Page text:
Another strategy you can use to lean on your support system is to arrange check-ins over the course of the night. Have your sponsor or a more experienced member on call so you can check in, provide progress reports and talk about anything you may need to handle with the advice of someone you trust to keep you in line with your own best interests as a recovering substance abuser.
Here’s a breakdown of the different support groups available to those in recovery, before, during and after rehab.
Resist Peer Pressure
Staying sober when your friends drink or use drugs is one of the hardest experiences for recovering addicts to deal with. Not everyone completely turns their back on their social circle when they go into recovery; how do you stay sober among all these social influences to use?
The first step you’ll need to take is to analyze the group you’re with. Studies show that peer pressure can be a strong influence, but so can peer support. If you’re going out with a group of people, especially to a place where drugs or alcohol will be present, it’s likely that at least one member of your group won’t be supportive of your sober lifestyle. They’ll perceive someone in recovery as less fun and expect you to dampen the experience for the entire group.
If you find that nearly an entire peer group is this way, it may be worth considering whether these people are even your friends at all. Real friends will support you and have your best interests in mind.
Even in a mixed group, if you suspect that someone will try to pressure you into “just one drink” or using “just this once,” it’s better to be safe than sorry. If you have doubts about your ability to overcome pressure like this, make sure you have one person in your corner watching out for you or make the choice to sit this one out.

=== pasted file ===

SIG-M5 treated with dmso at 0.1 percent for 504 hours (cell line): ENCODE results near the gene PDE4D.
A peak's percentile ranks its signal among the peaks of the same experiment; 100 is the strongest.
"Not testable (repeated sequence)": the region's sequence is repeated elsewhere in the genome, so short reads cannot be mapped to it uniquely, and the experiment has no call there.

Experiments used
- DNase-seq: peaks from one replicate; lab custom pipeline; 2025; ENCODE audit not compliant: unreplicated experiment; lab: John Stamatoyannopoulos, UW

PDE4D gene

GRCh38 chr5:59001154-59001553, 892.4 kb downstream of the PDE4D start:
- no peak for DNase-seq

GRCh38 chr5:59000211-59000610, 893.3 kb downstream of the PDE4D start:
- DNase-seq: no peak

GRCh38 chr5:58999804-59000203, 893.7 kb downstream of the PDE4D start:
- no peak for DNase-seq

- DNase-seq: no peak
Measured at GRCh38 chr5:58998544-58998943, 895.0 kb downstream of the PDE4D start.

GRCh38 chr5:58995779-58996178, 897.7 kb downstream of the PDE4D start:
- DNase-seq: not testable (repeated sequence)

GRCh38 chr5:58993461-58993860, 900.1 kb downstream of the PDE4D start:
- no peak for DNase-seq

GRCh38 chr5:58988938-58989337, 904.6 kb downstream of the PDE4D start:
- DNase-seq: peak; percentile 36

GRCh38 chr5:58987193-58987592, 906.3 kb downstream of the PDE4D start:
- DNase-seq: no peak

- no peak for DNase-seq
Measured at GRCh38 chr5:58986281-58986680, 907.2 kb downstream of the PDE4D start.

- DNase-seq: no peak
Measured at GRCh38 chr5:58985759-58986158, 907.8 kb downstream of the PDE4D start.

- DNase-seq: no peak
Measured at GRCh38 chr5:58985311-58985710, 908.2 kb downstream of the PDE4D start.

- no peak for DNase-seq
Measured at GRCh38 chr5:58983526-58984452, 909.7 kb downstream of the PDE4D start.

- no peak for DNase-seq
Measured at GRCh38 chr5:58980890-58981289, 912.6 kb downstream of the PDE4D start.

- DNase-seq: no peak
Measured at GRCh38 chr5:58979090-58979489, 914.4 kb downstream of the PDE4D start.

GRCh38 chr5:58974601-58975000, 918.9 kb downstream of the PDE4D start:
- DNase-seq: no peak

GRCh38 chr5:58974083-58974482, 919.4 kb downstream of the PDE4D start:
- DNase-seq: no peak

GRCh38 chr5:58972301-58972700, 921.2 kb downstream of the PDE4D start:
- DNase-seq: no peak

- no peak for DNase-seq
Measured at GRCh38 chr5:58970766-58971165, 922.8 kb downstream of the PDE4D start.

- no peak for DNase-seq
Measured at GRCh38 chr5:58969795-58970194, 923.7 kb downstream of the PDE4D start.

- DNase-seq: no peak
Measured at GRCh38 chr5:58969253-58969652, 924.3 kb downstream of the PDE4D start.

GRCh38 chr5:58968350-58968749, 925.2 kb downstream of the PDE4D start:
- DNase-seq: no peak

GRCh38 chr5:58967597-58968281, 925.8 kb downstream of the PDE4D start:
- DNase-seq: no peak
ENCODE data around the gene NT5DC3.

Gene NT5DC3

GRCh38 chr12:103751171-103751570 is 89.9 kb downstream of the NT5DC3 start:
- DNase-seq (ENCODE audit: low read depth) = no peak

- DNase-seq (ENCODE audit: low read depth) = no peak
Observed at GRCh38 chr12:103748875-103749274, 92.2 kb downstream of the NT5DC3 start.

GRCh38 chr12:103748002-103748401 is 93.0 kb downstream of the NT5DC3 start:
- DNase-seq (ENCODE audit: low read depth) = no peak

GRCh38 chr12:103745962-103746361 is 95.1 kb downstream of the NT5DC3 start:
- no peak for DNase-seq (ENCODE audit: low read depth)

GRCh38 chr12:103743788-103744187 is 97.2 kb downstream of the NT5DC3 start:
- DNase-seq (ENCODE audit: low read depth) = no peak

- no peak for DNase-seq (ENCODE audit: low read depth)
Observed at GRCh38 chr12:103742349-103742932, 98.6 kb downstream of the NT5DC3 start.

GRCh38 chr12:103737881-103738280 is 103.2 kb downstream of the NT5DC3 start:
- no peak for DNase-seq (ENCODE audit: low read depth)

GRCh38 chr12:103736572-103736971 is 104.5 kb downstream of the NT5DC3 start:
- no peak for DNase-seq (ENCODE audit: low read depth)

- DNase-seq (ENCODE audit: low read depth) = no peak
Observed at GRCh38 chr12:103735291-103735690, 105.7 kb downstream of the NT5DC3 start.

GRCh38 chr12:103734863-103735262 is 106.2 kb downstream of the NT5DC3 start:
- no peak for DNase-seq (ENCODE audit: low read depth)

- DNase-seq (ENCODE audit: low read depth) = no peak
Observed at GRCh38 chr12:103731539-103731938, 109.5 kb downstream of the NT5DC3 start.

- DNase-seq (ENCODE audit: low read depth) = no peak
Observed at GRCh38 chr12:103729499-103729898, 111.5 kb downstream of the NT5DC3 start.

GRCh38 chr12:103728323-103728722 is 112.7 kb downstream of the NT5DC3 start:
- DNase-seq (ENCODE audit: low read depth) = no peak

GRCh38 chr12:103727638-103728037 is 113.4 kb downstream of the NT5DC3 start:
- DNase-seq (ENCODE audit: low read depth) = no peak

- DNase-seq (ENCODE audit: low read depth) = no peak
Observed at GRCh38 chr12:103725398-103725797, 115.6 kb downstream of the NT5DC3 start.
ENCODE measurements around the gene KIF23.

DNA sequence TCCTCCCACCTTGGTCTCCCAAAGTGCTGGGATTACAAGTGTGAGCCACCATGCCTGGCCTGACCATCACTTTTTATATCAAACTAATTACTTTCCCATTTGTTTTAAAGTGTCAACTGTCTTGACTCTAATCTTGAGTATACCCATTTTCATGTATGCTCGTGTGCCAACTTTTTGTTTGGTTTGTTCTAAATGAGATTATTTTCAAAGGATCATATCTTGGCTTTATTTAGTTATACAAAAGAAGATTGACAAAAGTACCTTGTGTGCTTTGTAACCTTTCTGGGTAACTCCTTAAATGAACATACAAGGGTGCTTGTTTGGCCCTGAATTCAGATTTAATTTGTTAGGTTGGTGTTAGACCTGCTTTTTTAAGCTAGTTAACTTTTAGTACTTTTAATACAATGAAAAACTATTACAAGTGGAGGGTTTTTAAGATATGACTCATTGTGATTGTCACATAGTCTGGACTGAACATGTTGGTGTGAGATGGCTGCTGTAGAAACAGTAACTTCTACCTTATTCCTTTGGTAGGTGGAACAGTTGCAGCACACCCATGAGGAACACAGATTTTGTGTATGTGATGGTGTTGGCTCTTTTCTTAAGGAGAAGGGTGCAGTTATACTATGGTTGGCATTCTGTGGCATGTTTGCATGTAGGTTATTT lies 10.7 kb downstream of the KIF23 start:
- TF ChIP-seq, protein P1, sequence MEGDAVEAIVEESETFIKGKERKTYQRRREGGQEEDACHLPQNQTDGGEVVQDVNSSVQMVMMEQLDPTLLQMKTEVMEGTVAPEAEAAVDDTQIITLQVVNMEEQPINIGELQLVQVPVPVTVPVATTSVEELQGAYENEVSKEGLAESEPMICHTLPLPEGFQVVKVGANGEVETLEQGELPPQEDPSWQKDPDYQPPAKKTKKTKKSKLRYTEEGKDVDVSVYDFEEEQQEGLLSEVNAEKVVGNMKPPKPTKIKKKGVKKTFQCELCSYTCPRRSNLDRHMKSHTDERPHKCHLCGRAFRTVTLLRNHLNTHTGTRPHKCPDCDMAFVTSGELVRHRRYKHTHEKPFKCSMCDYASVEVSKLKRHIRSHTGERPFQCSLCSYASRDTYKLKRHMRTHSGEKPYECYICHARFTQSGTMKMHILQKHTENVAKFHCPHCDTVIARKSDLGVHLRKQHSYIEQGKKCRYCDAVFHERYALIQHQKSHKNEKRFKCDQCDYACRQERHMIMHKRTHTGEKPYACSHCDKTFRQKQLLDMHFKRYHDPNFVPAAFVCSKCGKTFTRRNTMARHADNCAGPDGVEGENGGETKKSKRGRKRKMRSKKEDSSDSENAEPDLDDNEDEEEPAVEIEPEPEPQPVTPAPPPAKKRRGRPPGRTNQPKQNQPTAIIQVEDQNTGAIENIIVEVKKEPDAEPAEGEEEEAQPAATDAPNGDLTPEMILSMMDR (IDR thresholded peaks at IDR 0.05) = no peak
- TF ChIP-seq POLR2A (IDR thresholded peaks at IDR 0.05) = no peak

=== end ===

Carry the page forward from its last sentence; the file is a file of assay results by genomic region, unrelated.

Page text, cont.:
Don’t Underestimate Your Process
Something that tends to happen when someone is in recovery is focusing on how far you’ve come. Even the longest inpatient rehab programs are a comparatively small amount of time when viewed next to the rest of your life. Addiction is a disease, and it’s easy to underestimate for newly sober patients.
Social situations and environment rank as one of the key reasons why people have relapses, especially from alcohol. First-timers in recovery often think that they’re “healed” of their addiction. These people are at the highest risk of relapse because they don’t give their addiction the respect it deserves.
This is something to acknowledge before you go out with friends during recovery. Understand that there will be pressure, and you may never be as close to some of your personal triggers as you will be in a bar, or even at a party.
Something that many addicts admit about going out in recovery is that they get that voice in the back of their head that says if they have one drink they can control themselves, or if they use just this once they won’t slip back into their bad habits. Give your disease the respect it deserves: One time can be all you need to slip back into the depths of addiction.
Going Out While Staying Sober: It’s Not Easy
There’s no reason to sugarcoat the fact that certain things you enjoyed doing before or during your addiction will not be the same during recovery. Going out and having a social life will be one of these things, and it may be difficult to resist the temptations and peer pressure for the rest of your life.
The important thing to remember is that recovery doesn’t mean you have to stop living. With the right preparation, you can maintain an active social life without sacrificing your sobriety.